The present study demonstrates that adiponectin increased NO and three MMPs production in human OA chondrocytes mainly via the AMPK-JNK pathway in vitro and that adiponectin-induced NO and MMPs lead to accelerated degradation of OA cartilage matrix ex vivo.
Our in vitro
findings indicate that adiponectin is a potential catabolic mediator in OA. This is in line with the previous findings that adiponectin induces iNOS, MMP-3, MMP-9, and MCP-1 in murine chondrocytes [13
]. More important, increased cartilage degradation products after adiponectin treatment further supports that in vitro
catabolic activity induced by adiponectin is relevant to cause cartilage degradation. Our result is in parallel with the result of a recent study indicating that the synovial fluid levels of adiponectin are correlated with aggrecan degradation markers in patients with knee OA [19
]. However, Chen et al
] reported that adiponectin did not alter the expression levels of MMP-3 and MMP-13 mRNA. The contrasting results regarding the effect of adiponectin might be due to experimental conditions. Chen et al
. used chondrocytes from the OA knees with diverse severities and evaluated the effects in monolayered cells at passages 3 to 7 [12
], whereas we isolated chondrocytes from the OA knees with Kellgren-Lawrence grade 3 or 4 and grew them in suspension at passage 0. Because OA chondrocyte behavior and phenotypes can be affected by the surrounding matrix state, culture methods, and passage numbers [20
], this might have contributed to the difference of adiponectin-induced responses in each study.
Another possibility is a different composition of adiponectin isoforms due to a different biologic source from which adiponectin is produced. Native adiponectin has a multimeric structure and circulates in blood as trimers, hexamers, and high-molecular-weight (HMW) complexes [14
]. Biologic effects mediated by adiponectin have been considered to be isoform dependent. HMW adiponectin has pro-inflammatory effects [21
], whereas the low-molecular-weight (LMW) isoform has antiinflammatory functions in human leukocytes and monocytic cells [23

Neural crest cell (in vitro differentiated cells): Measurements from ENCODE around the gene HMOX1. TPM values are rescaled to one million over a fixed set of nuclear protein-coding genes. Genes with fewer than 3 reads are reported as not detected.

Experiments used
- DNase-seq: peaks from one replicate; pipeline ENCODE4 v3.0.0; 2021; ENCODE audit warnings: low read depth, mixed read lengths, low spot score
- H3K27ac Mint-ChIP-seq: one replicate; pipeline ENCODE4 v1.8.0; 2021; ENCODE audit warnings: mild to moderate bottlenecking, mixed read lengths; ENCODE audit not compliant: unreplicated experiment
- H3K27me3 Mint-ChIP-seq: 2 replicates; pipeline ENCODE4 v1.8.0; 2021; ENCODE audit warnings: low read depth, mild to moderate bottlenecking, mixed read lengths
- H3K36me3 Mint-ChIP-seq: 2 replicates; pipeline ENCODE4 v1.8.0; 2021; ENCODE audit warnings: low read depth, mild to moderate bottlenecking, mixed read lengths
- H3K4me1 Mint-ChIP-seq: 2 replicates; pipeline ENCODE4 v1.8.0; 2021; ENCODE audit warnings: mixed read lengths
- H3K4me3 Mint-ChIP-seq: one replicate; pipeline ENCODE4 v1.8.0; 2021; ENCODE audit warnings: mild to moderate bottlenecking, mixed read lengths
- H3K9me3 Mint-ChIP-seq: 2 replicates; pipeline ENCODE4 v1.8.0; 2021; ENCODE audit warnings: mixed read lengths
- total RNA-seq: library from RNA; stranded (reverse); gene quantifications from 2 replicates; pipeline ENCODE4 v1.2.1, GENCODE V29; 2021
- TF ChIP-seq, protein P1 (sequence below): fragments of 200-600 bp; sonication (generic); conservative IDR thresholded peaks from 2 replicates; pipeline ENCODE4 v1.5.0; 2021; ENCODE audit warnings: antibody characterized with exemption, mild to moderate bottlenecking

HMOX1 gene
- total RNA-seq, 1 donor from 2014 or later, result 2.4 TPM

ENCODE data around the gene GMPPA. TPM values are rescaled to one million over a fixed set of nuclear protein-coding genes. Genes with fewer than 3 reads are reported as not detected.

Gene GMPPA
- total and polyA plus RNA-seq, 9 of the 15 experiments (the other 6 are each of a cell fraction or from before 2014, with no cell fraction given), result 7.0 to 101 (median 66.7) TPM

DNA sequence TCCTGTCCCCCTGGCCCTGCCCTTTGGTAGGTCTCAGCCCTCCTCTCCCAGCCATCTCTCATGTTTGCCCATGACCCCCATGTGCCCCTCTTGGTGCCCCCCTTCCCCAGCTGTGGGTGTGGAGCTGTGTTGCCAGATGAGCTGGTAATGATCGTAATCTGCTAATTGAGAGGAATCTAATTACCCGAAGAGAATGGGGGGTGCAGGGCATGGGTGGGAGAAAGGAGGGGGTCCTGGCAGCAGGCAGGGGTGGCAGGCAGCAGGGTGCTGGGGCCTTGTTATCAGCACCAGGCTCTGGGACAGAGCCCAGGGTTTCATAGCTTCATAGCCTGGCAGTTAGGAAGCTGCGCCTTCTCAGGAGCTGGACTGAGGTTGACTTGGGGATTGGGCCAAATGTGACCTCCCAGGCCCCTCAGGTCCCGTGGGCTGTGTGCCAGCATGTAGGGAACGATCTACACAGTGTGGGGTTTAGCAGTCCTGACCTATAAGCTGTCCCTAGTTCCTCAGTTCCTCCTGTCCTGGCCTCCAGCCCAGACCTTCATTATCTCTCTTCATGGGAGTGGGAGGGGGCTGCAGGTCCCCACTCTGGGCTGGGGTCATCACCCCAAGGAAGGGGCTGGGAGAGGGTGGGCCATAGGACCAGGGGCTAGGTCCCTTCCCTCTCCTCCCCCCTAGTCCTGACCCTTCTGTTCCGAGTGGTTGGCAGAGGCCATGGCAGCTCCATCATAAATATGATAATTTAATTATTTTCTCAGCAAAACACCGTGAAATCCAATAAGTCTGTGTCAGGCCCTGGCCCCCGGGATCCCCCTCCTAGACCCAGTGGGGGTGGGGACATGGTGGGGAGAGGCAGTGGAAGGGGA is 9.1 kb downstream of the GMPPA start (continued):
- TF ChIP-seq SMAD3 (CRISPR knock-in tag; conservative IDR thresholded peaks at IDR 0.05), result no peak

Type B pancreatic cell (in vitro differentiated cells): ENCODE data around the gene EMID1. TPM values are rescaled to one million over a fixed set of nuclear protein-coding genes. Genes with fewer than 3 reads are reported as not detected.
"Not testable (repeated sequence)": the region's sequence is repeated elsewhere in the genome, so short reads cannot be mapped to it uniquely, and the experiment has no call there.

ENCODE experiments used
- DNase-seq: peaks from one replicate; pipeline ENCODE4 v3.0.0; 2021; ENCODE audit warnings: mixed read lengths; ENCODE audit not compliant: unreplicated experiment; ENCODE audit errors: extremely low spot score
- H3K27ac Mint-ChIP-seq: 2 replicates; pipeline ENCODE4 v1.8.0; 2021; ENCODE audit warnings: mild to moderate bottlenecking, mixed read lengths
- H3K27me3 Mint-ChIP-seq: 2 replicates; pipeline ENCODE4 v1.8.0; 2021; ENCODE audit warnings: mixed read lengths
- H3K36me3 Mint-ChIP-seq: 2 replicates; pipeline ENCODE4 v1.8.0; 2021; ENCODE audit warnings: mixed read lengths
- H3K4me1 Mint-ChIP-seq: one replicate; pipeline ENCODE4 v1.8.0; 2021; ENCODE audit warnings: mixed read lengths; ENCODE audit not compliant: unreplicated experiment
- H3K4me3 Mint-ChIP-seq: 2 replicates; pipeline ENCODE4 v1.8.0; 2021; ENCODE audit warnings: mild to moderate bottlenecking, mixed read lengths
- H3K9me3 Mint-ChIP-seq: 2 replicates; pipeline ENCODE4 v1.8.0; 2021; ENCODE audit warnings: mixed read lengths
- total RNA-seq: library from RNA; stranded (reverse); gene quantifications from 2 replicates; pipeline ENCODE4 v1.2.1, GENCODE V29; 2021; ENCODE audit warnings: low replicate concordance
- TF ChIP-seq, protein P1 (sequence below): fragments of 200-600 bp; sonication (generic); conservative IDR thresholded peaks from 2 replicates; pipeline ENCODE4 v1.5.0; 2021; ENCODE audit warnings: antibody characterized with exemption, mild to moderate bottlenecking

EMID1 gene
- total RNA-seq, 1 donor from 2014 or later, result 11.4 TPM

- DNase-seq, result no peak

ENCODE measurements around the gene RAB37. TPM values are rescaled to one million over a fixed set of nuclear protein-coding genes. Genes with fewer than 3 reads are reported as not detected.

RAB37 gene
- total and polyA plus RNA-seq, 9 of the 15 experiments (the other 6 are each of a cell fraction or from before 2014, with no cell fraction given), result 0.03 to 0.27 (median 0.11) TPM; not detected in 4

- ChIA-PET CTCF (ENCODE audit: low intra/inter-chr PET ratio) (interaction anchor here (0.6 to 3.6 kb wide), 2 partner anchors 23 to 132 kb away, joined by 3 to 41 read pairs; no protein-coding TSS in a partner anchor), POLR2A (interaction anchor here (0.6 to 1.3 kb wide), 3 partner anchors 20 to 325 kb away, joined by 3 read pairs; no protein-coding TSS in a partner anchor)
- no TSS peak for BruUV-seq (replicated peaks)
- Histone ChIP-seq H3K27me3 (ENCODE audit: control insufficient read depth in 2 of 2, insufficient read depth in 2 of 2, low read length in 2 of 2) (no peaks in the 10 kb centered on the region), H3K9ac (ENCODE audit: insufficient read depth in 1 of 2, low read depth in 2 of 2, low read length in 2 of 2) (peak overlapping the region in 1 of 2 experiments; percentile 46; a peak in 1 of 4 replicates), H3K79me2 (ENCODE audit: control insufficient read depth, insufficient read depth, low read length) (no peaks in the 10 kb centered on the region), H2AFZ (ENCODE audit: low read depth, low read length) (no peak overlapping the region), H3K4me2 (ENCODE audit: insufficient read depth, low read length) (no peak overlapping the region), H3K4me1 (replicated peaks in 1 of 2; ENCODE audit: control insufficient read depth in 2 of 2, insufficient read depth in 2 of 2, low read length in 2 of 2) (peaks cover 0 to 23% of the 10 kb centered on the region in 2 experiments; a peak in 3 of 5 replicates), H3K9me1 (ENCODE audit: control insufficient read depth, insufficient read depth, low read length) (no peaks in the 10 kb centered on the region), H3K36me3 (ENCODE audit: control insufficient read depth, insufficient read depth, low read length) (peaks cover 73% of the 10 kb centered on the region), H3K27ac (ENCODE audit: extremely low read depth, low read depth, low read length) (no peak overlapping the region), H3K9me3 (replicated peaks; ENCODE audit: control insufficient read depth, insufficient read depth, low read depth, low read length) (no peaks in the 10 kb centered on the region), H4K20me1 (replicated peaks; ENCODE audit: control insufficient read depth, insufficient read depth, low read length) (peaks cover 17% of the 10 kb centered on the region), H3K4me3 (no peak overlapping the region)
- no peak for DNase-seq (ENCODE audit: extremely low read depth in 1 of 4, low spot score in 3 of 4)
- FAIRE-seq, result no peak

]. We used HEK293 cell-derived full-length adiponectin, the most abundant isoforms of which are hexamers and HMW forms, followed by trimers [25
]. This composition is similar to that of human OA synovial fluid in which hexamers and HMW forms are the most abundant isoforms [12
]. Conversely, full-length adiponectin derived from Escherichia coli
lacks HMW forms [25
]. Morevoer, adiponectin of the same isoform could display a different potency to induce a biologic response depending on whether it is E. coli
derived or mammalian cell derived [25
]; adiponectin produced in mammalian cells seems to be functionally more potent than bacterially produced adiponectin because the HMW form is a predominantly active form. Because it is believed that E. coli
-derived adiponectin was used in the previous studies [12
], pro-inflammatory effects of adiponectin might not have been fully developed in those studies.
Biologic effects of adiponectin are mediated mainly through two receptors, AdipoR1 and AdipoR2, and these two receptors are believed to activate different signaling pathways; AdipoR1 activates the AMPK pathway, whereas AdipoR2 is linked more closely with the peroxisome proliferator-activated receptor α (PPAR-α) pathway in the liver [27
]. Chen et al
] showed that human cartilage expressed only AdipoR1. However, our study showed that both AdipoR1 and AdipoR2 are expressed in human cartilage tissue, consistent with the results of Lago et al.